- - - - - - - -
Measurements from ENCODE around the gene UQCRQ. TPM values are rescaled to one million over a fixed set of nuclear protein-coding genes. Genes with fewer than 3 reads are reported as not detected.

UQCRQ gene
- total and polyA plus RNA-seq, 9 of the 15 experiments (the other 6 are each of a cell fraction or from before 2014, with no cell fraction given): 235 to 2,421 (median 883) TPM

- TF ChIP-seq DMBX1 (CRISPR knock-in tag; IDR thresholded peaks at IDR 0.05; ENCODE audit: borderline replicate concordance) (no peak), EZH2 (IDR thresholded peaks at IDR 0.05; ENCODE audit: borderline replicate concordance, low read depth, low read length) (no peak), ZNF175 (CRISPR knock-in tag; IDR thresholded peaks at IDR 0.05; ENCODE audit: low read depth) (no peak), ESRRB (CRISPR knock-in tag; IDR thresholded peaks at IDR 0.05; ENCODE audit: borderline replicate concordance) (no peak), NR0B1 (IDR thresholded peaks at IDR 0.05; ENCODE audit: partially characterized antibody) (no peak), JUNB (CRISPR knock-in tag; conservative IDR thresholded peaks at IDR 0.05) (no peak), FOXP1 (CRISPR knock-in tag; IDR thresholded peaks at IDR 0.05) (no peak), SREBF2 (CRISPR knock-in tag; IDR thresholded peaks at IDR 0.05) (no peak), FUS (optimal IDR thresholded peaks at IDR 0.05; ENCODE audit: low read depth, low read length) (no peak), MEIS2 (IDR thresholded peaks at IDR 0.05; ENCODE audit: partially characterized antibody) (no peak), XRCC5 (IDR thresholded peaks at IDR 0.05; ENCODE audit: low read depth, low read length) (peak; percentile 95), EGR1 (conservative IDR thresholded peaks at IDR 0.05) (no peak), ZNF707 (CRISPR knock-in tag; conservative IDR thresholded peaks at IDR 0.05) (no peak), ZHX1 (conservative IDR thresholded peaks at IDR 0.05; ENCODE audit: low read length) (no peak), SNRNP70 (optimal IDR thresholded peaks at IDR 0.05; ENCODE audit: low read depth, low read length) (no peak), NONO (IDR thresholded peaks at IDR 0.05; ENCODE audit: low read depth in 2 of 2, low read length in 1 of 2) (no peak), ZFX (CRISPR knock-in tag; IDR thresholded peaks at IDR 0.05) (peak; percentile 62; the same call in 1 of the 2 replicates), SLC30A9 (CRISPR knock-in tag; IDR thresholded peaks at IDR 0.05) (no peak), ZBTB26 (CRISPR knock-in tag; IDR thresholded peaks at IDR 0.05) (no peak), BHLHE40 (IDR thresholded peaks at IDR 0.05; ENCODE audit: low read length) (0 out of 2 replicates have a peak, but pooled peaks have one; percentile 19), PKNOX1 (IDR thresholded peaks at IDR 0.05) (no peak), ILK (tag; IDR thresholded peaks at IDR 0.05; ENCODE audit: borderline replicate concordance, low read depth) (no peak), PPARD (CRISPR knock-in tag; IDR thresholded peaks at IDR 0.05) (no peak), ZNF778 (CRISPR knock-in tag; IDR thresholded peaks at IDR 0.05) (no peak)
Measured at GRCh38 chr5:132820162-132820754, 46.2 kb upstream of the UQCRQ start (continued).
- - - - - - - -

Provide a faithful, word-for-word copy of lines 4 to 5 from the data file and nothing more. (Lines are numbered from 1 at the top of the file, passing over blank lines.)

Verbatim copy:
- TF ChIP-seq DMBX1 (CRISPR knock-in tag; IDR thresholded peaks at IDR 0.05; ENCODE audit: borderline replicate concordance) (no peak), EZH2 (IDR thresholded peaks at IDR 0.05; ENCODE audit: borderline replicate concordance, low read depth, low read length) (no peak), ZNF175 (CRISPR knock-in tag; IDR thresholded peaks at IDR 0.05; ENCODE audit: low read depth) (no peak), ESRRB (CRISPR knock-in tag; IDR thresholded peaks at IDR 0.05; ENCODE audit: borderline replicate concordance) (no peak), NR0B1 (IDR thresholded peaks at IDR 0.05; ENCODE audit: partially characterized antibody) (no peak), JUNB (CRISPR knock-in tag; conservative IDR thresholded peaks at IDR 0.05) (no peak), FOXP1 (CRISPR knock-in tag; IDR thresholded peaks at IDR 0.05) (no peak), SREBF2 (CRISPR knock-in tag; IDR thresholded peaks at IDR 0.05) (no peak), FUS (optimal IDR thresholded peaks at IDR 0.05; ENCODE audit: low read depth, low read length) (no peak), MEIS2 (IDR thresholded peaks at IDR 0.05; ENCODE audit: partially characterized antibody) (no peak), XRCC5 (IDR thresholded peaks at IDR 0.05; ENCODE audit: low read depth, low read length) (peak; percentile 95), EGR1 (conservative IDR thresholded peaks at IDR 0.05) (no peak), ZNF707 (CRISPR knock-in tag; conservative IDR thresholded peaks at IDR 0.05) (no peak), ZHX1 (conservative IDR thresholded peaks at IDR 0.05; ENCODE audit: low read length) (no peak), SNRNP70 (optimal IDR thresholded peaks at IDR 0.05; ENCODE audit: low read depth, low read length) (no peak), NONO (IDR thresholded peaks at IDR 0.05; ENCODE audit: low read depth in 2 of 2, low read length in 1 of 2) (no peak), ZFX (CRISPR knock-in tag; IDR thresholded peaks at IDR 0.05) (peak; percentile 62; the same call in 1 of the 2 replicates), SLC30A9 (CRISPR knock-in tag; IDR thresholded peaks at IDR 0.05) (no peak), ZBTB26 (CRISPR knock-in tag; IDR thresholded peaks at IDR 0.05) (no peak), BHLHE40 (IDR thresholded peaks at IDR 0.05; ENCODE audit: low read length) (0 out of 2 replicates have a peak, but pooled peaks have one; percentile 19), PKNOX1 (IDR thresholded peaks at IDR 0.05) (no peak), ILK (tag; IDR thresholded peaks at IDR 0.05; ENCODE audit: borderline replicate concordance, low read depth) (no peak), PPARD (CRISPR knock-in tag; IDR thresholded peaks at IDR 0.05) (no peak), ZNF778 (CRISPR knock-in tag; IDR thresholded peaks at IDR 0.05) (no peak)
Measured at GRCh38 chr5:132820162-132820754, 46.2 kb upstream of the UQCRQ start (continued).